27.8 Hypothesis testing for one mean: A summary

Let’s recap the decision-making process seen earlier, in this context about body temperatures:

  • Step 1: Assumption: Write the null hypothesis about the parameter (based on the RQ): \(H_0\): \(\mu=37.0^\circ\text{C}\). In addition, write the alternative hypothesis \(H_1\): \(\mu\ne 37.0^\circ\text{C}\). (This alternative hypothesis is two-tailed.)
  • Step 2: Expectation: The sampling distribution describes what to expect from the sample statistic if the null hypothesis is true: under certain circumstances, the sample means will vary with an approximate normal distribution around a mean of \(\mu=37.0^\circ\text{C}\) with a standard deviation of \(\text{s.e.}(\bar{x}) = 0.03572\) (Fig. 27.3).
  • Step 3: Observation: Compute the \(t\)-score: \(t=-5.45\). The \(t\)-score can be computed by software, or using the general equation (27.1).
  • Step 4: Consistency?: Determine if the data are consistent with the assumption, by computing the \(P\)-value. Here, the \(P\)-value is much smaller than 0.001. The \(P\)-value can be computed by software, or approximated using the 68–95–99.7 rule.

The conclusion is that there is very strong evidence that \(\mu\) is not \(37.0^\circ\text{C}\):

Example 27.1 (Mean driving speeds) A study of driving speeds in Malaysia (Azwari and Hamsa 2021) recorded the speeds of vehicles on various roads.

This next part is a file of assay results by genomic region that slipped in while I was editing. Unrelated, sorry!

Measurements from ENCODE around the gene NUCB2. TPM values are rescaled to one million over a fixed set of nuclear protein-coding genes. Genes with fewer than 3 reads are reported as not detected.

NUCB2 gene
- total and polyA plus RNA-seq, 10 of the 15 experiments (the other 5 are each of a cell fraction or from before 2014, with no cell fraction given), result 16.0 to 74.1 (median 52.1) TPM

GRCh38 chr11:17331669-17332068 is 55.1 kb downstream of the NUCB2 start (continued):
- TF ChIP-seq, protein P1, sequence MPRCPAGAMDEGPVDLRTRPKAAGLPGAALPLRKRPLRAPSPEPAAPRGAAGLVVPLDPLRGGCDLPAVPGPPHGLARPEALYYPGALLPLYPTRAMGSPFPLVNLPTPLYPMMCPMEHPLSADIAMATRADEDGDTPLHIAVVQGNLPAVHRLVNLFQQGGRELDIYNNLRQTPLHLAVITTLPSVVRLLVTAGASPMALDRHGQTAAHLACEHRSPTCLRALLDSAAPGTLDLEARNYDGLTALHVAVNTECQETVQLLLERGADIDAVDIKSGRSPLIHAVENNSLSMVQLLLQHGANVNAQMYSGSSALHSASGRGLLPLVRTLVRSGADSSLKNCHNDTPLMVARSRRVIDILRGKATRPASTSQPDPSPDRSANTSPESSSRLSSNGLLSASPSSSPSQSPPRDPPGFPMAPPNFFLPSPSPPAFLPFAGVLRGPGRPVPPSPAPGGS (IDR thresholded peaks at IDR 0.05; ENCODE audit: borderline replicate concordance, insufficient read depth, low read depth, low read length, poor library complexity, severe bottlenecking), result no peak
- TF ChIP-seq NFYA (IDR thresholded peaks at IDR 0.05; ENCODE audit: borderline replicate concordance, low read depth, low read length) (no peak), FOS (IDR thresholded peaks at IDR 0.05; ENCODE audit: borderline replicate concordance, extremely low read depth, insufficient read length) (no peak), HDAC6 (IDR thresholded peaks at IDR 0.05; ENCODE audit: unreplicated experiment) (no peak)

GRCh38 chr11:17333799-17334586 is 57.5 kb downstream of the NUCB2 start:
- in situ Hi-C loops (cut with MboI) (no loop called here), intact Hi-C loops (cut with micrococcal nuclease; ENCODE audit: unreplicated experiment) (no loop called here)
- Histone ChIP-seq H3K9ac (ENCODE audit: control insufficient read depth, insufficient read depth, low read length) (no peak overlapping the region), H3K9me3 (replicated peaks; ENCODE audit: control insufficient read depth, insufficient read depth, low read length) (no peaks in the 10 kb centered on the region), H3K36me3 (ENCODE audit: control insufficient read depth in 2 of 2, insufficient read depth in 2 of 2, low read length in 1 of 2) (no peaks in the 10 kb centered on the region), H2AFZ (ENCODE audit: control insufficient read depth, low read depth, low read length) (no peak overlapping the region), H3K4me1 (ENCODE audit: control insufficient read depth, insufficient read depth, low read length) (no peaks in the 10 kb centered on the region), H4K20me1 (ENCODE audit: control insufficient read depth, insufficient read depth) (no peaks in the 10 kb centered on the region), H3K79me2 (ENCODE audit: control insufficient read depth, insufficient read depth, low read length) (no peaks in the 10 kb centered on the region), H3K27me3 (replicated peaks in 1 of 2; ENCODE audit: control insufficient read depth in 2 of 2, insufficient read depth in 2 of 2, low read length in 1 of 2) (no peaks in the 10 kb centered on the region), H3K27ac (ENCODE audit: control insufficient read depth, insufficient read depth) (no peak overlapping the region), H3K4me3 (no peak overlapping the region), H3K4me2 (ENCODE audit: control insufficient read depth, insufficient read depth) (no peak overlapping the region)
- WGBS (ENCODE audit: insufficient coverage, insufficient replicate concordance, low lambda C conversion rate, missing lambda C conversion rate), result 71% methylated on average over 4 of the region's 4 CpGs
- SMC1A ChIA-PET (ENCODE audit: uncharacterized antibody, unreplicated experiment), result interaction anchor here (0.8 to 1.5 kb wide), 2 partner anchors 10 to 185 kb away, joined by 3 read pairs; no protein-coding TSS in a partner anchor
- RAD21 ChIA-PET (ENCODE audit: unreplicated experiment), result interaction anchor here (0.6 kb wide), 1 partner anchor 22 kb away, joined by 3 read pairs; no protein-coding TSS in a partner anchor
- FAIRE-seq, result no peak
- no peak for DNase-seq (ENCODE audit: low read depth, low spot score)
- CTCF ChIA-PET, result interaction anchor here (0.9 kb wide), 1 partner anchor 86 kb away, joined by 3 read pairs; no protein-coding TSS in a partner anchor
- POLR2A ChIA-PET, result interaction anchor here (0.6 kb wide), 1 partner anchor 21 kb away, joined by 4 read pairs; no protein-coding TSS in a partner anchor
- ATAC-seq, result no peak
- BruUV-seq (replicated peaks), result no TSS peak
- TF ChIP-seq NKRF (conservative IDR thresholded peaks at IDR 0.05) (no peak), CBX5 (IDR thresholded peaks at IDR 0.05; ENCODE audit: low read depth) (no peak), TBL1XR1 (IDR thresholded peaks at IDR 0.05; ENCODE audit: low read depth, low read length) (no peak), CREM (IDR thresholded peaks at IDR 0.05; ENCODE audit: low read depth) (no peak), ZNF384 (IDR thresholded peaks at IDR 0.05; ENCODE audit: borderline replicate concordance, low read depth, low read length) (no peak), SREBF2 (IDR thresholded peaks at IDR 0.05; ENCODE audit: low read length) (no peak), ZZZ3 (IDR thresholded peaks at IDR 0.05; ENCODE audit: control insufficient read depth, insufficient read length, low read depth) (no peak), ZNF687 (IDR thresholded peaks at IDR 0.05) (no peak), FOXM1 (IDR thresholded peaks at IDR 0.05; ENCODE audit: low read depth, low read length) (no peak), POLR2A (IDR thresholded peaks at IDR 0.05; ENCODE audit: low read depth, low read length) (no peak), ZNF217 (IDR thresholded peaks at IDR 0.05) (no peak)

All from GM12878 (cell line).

One RQ of interest was whether the mean speed of cars on one road was the posted speed limit of 90 km.h-1, or whether it was higher. The parameter of interest is \(\mu\), the mean speed in the population.

The hypotheses are:

  • \(H_0\): \(\mu = 90\); and
  • \(H_1\): \(\mu > 90\) (since the researchers were interested in whether the mean speed was higher than the posted speed limit).

The researchers recorded the speed of \(n = 400\) vehicles on this road, and found \(\bar{x} = 96.56\), but this value is likely to vary from sample to sample. The sample standard deviation was \(s = 13.874\), so that

\[ \text{s.e.}(\bar{x}) = \frac{s}{\sqrt{n}} = \frac{13.874}{\sqrt{400}} = 0.6937. \] Hence, the test statistic is

\[ t = \frac{\bar{x} - \mu}{\text{s.e.}(\bar{x})} = \frac{96.56 - 90}{0.6937} = 9.46, \] where (as usual) the value of \(\mu\) is taken from the null hypothesis (which we always assume to be true).

This is a huge value, suggesting that the (one-tailed) \(P\)-value is very small.

We write (remembering the alternative hypothesis is one-tailed):

There is very strong evidence (\(t = 9.46\); one-tailed \(P<0.001\)) that the mean speed of vehicles on this road (sample mean: 96.56; standard deviation: 13.874) is greater than 90 km.h-1.

Of course, this statement refers to the mean speed; there may be individual vehicles travelling below the speed limit.


Azwari NFSM, Hamsa AAK. Evaluating actual speed against the permissible speed of vehicles during free-flow traffic conditions. Jurnal Kejuruteraan. 2021;33(2):183–91.